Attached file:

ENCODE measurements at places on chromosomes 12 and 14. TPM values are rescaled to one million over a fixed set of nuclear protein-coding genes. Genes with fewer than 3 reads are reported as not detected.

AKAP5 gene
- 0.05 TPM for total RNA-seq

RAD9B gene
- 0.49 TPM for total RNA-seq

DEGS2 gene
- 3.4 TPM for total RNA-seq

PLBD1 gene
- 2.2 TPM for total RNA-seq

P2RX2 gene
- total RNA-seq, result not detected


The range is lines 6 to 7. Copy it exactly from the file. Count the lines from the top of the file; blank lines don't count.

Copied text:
DEGS2 gene
- 3.4 TPM for total RNA-seq